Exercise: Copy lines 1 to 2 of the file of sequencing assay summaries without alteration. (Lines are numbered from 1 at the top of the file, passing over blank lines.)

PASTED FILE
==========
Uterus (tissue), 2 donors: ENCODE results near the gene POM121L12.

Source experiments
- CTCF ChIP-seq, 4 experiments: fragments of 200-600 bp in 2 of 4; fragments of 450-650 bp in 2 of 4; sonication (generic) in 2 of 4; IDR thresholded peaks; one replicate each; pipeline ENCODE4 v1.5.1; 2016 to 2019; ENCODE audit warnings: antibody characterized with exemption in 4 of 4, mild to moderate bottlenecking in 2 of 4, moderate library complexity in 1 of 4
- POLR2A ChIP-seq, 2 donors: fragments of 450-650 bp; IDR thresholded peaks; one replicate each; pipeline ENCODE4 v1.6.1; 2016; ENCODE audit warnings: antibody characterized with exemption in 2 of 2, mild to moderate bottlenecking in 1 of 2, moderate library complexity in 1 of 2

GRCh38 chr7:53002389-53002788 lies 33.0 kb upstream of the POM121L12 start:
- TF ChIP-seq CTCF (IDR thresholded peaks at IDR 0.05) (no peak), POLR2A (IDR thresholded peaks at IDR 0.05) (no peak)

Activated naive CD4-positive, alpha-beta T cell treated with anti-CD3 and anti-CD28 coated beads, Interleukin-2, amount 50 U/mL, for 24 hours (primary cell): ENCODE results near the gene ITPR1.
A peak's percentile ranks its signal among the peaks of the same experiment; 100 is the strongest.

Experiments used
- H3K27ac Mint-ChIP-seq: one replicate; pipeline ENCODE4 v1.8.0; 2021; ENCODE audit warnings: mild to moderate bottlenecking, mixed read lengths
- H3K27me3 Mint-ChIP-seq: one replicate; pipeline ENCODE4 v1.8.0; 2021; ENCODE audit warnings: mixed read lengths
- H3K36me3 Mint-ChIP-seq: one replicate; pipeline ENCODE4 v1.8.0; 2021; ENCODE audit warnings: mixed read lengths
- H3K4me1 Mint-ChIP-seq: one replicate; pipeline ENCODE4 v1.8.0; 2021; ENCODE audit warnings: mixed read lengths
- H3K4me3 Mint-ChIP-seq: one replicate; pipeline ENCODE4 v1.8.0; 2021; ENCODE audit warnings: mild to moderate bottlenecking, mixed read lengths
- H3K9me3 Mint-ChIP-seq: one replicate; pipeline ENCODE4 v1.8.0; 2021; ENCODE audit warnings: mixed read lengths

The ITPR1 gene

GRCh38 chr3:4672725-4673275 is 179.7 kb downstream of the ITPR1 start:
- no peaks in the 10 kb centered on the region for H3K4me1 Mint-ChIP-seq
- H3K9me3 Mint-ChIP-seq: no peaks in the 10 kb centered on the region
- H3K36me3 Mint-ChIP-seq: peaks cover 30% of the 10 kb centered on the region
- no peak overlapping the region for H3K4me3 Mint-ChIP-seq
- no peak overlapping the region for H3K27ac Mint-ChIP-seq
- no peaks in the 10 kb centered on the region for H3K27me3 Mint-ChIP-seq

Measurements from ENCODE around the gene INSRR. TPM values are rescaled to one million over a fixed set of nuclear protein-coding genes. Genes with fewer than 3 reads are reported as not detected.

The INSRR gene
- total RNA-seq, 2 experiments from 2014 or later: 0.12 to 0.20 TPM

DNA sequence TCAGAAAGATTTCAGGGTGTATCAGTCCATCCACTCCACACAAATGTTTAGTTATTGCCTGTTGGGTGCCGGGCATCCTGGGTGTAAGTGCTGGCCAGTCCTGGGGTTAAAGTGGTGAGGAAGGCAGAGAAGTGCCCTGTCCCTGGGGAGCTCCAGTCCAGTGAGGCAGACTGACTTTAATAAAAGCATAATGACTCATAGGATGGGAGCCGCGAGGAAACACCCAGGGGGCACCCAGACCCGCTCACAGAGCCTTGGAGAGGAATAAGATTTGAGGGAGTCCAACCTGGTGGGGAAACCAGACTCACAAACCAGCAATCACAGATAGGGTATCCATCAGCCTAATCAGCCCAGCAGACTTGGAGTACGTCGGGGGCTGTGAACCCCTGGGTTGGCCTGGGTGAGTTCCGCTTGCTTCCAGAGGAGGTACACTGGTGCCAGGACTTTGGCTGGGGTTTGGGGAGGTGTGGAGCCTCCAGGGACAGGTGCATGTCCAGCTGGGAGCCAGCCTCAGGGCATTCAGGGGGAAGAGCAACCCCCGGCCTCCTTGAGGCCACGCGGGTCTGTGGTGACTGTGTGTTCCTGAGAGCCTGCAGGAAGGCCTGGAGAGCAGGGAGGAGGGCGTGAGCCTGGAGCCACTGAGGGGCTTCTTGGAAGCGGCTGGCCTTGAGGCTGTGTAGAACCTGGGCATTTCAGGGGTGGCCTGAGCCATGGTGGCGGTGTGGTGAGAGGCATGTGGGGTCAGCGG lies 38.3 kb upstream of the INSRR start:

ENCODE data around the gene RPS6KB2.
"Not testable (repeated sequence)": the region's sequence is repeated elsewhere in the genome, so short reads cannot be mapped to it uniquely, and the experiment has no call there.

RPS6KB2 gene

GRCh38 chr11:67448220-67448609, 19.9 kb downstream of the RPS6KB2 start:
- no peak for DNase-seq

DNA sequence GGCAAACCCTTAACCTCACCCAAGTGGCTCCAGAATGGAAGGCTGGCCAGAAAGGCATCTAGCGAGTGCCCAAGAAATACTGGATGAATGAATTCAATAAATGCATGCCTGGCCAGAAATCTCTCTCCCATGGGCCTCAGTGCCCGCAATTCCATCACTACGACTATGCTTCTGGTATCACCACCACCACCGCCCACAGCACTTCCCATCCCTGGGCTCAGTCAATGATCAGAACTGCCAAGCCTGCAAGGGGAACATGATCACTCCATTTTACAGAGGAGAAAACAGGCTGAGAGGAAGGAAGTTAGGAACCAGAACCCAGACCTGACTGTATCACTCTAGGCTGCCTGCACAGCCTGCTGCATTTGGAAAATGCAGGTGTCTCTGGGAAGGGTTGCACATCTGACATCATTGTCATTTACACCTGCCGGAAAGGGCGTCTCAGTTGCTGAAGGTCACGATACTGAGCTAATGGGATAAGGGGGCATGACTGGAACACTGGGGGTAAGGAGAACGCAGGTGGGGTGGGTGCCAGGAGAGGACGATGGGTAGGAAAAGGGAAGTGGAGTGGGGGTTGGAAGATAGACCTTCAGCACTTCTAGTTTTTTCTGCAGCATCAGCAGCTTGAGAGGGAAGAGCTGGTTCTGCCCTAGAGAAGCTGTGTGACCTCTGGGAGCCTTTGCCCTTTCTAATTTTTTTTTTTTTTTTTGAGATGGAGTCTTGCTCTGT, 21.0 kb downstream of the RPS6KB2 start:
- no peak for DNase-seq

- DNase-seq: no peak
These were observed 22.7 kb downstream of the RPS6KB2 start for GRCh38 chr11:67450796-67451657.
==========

Uterus (tissue), 2 donors: ENCODE results near the gene POM121L12.

Source experiments